15. Memorandum for the Record0

At Ambassador Guellal’s request I had luncheon with him and Ben Bella’s special emissary Yazid. It was quickly apparent that I was being given a preview of the Algerian case to be presented to Secretary Rusk that afternoon.1 After a long wind-up about peace-loving Algeria which simply wanted to develop in its own way on its own socialistic model, he pinned the rose on the Moroccans for trying to upset the Ben Bella regime as well as seize the valuable iron deposits at Tindouf. His case was that Algeria did not want a war with Morocco and had repeatedly offered to negotiate “without any agenda” but that the Moroccans had consistently rejected this. He said the Algerians were standing on an issue of principle. All the African states at the OAU Conference in Addis Ababa had agreed that the borders established during the colonial period should be accepted and that no borders should be changed by force. He understood that the US favored the OAU and accepted the decisions of the Addis conference. Therefore, where did the US stand on this question of principle? Would we condone a Moroccan attempt to change by force an existing frontier?

I evaded the issue, saying that we were neutral in this dispute and had taken no position on the merits; however, we understood the question to be what was the “border” between Morocco and Algeria in this area? The Moroccans seemed to claim it was simply an administrative line which had been frequently changed, and that the places in dispute were in fact on their side of the “border.” In any case, I was sure we would not want to get dragged into the middle of a dispute between two friends of ours unless we were forced to do so. Our great concern was that a minor border issue seemed to be blowing up into a major confrontation between Algeria and Morocco, in which each side was claiming that the future of its own regime was at stake. It seemed to us in the best interests of both countries that this trend be reversed before other powers were drawn into the situation and a choosing-up of sides resulted which would make it very difficult for the US to stand aloof. The President had amply demonstrated our friendly interest in Algeria, but we were on good terms with the Moroccans too. They had provided us SAC bases at a time when we needed them, although we were getting out by agreement now. Both Algeria and Morocco were young countries with major [Page 20] internal problems which we were trying to help them surmount. A major fight between them could only interfere with their domestic development; this was worth every effort to avoid. We hoped a situation would not develop in which the UAR and others came so openly to the assist-ance of Algeria as to put great pressure on us, the French, and the Spanish to give countervailing assistance to Morocco and thus convert the issue into an East-West confrontation which would help nobody. Were the issues involved in the border dispute of sufficient seriousness to run this risk? Yazid said he fully understood our position.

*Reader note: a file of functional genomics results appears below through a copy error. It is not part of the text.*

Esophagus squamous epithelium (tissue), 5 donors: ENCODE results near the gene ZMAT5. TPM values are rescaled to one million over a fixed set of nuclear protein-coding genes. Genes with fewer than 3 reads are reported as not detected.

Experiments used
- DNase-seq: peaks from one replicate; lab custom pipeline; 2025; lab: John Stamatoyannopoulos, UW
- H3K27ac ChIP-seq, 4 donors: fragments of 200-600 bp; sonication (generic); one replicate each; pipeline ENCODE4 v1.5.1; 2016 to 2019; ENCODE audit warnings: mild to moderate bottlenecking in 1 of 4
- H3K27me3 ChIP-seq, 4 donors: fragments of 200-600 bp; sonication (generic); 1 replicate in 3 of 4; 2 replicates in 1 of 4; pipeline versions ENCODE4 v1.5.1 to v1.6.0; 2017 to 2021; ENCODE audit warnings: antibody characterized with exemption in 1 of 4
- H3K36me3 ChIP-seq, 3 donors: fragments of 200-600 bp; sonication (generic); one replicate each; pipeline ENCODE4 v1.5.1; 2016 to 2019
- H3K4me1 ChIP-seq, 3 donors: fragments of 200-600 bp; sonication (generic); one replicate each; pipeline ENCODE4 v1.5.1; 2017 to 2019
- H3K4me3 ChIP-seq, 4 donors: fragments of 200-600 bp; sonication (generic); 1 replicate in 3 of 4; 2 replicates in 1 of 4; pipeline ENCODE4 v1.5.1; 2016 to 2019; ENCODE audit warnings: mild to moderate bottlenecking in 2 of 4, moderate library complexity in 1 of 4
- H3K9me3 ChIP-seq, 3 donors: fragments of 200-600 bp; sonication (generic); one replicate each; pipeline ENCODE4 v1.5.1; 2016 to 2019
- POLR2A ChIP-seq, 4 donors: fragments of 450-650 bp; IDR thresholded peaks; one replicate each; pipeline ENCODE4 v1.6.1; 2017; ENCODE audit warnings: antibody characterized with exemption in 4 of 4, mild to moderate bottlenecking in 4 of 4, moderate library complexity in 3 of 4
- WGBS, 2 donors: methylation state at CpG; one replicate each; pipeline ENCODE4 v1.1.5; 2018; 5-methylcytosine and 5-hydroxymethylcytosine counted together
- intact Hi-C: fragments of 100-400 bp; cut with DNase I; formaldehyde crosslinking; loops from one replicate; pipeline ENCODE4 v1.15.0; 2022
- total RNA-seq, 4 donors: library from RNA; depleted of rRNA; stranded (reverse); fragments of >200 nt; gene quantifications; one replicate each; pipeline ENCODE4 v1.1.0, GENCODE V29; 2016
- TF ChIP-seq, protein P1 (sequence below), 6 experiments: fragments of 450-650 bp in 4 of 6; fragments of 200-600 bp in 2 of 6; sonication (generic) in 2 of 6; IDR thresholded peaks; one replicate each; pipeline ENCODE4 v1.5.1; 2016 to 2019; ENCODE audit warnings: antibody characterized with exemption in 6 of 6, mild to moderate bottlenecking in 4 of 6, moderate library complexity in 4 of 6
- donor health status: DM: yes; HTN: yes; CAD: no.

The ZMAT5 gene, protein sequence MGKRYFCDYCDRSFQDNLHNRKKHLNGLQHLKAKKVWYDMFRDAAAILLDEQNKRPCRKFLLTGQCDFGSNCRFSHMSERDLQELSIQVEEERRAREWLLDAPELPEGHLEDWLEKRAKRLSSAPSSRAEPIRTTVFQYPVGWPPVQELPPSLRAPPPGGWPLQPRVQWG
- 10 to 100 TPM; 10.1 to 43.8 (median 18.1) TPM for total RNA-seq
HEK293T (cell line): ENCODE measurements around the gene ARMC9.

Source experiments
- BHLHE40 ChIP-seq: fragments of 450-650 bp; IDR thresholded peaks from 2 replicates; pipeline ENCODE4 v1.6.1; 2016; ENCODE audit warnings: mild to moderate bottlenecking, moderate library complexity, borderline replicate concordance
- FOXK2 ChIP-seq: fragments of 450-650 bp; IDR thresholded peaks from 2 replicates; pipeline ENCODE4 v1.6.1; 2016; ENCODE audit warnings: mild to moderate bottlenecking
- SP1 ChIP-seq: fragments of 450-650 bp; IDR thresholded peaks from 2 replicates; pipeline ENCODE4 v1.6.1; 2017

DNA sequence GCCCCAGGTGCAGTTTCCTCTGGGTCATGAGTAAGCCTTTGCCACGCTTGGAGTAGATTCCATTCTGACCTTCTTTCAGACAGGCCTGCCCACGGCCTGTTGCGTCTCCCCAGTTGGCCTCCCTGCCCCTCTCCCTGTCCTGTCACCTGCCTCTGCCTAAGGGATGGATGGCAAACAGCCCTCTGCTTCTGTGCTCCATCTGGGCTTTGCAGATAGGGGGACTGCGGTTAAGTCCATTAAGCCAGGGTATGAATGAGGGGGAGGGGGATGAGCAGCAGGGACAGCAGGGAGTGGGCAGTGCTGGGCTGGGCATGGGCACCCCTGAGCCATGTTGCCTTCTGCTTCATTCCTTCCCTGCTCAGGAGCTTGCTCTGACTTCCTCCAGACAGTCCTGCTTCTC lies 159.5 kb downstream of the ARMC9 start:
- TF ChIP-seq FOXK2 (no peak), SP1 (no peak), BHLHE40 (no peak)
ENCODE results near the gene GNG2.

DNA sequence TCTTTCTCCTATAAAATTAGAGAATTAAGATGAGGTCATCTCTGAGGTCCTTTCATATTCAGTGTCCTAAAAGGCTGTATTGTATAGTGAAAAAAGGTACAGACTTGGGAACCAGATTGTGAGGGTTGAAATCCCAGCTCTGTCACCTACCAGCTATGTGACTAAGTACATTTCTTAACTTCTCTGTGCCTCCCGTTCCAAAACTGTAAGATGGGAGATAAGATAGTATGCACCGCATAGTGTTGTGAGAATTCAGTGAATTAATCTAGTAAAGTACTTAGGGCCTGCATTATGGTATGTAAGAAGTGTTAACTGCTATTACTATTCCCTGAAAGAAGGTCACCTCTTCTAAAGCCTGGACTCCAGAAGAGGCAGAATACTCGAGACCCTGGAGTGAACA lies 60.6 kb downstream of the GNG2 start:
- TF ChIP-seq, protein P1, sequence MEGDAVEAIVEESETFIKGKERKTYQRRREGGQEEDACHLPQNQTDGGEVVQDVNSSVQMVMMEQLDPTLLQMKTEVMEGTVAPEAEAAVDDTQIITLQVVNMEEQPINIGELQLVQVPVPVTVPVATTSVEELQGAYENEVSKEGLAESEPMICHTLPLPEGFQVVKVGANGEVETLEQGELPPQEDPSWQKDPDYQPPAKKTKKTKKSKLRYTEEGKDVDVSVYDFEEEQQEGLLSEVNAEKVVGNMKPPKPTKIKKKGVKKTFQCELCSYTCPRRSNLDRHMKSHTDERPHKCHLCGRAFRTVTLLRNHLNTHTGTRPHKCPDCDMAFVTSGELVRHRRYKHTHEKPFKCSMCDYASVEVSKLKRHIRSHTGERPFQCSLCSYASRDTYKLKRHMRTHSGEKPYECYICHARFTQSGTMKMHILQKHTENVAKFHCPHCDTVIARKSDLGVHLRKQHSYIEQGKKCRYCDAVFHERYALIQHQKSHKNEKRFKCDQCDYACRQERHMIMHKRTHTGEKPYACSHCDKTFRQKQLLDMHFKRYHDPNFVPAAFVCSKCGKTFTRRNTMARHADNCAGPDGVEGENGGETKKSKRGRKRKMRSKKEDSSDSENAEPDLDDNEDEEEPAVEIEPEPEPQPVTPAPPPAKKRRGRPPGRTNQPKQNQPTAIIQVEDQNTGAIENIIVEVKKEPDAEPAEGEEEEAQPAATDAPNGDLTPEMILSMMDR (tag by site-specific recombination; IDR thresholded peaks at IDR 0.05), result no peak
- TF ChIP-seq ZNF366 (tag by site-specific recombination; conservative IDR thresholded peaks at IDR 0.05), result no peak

Yazid said they did not want to take the issue to the UN precisely because it might prove embarrassing to the US and France. What would we do, however, if the UN became involved? I responded that all one could say at this point was that we would call the shots as we saw them. However, if the issue blew up to the point where UN intervention seemed essential, I was sure we would come down in favor of peacekeeping regardless of whether it made one side or the other sore at us.